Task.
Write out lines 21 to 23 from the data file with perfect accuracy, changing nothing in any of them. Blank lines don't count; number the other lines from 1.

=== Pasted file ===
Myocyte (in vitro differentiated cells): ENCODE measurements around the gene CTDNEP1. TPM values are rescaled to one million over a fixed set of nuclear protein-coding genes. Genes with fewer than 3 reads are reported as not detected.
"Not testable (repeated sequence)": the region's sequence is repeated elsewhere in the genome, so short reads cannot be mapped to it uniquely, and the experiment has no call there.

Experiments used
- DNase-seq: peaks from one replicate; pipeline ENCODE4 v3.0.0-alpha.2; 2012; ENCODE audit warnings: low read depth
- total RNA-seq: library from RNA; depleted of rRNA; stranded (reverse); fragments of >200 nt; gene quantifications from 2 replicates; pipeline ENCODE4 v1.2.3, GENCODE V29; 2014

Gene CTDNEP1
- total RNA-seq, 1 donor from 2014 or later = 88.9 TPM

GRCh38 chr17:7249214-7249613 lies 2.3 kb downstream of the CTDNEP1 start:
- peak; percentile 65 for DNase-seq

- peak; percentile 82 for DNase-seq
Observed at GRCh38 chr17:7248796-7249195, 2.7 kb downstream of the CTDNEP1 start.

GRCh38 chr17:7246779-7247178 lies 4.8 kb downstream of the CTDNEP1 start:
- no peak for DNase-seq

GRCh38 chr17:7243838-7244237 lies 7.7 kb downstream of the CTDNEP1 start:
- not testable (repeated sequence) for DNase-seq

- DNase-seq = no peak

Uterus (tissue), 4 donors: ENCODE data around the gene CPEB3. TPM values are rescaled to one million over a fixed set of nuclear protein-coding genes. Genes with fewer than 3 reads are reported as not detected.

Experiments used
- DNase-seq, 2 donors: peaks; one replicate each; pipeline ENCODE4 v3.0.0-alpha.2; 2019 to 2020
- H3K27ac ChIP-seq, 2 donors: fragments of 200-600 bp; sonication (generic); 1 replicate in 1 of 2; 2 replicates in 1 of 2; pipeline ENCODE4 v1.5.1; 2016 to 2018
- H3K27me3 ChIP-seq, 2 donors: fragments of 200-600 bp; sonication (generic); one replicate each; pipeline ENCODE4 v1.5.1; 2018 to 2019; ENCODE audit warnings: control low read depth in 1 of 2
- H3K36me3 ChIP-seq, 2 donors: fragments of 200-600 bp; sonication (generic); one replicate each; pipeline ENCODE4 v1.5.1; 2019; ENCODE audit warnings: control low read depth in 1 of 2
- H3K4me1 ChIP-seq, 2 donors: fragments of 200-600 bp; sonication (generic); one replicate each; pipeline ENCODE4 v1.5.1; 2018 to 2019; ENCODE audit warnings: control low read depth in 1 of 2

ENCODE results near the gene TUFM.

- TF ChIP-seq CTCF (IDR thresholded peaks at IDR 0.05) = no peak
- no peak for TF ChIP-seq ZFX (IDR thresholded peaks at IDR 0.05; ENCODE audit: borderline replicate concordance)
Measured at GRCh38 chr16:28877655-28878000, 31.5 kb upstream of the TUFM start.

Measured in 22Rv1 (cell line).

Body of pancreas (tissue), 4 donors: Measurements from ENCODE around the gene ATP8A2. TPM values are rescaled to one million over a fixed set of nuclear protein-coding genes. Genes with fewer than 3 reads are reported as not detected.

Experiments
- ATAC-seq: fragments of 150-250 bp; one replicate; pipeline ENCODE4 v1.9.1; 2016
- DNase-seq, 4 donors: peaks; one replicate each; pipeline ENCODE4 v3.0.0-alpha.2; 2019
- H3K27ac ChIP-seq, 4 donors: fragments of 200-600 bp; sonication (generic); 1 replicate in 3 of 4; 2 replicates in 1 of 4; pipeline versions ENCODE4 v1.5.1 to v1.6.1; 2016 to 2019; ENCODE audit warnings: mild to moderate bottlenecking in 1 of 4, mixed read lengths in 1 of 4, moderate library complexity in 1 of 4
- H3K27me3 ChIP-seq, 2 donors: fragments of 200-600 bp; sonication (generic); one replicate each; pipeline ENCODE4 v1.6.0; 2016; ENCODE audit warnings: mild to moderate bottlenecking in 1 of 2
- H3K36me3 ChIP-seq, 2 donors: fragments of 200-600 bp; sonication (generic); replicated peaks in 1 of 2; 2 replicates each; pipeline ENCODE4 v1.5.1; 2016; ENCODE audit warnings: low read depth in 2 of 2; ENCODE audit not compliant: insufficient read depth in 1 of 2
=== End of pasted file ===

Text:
- H3K27me3 ChIP-seq, 2 donors: fragments of 200-600 bp; sonication (generic); one replicate each; pipeline ENCODE4 v1.5.1; 2018 to 2019; ENCODE audit warnings: control low read depth in 1 of 2
- H3K36me3 ChIP-seq, 2 donors: fragments of 200-600 bp; sonication (generic); one replicate each; pipeline ENCODE4 v1.5.1; 2019; ENCODE audit warnings: control low read depth in 1 of 2
- H3K4me1 ChIP-seq, 2 donors: fragments of 200-600 bp; sonication (generic); one replicate each; pipeline ENCODE4 v1.5.1; 2018 to 2019; ENCODE audit warnings: control low read depth in 1 of 2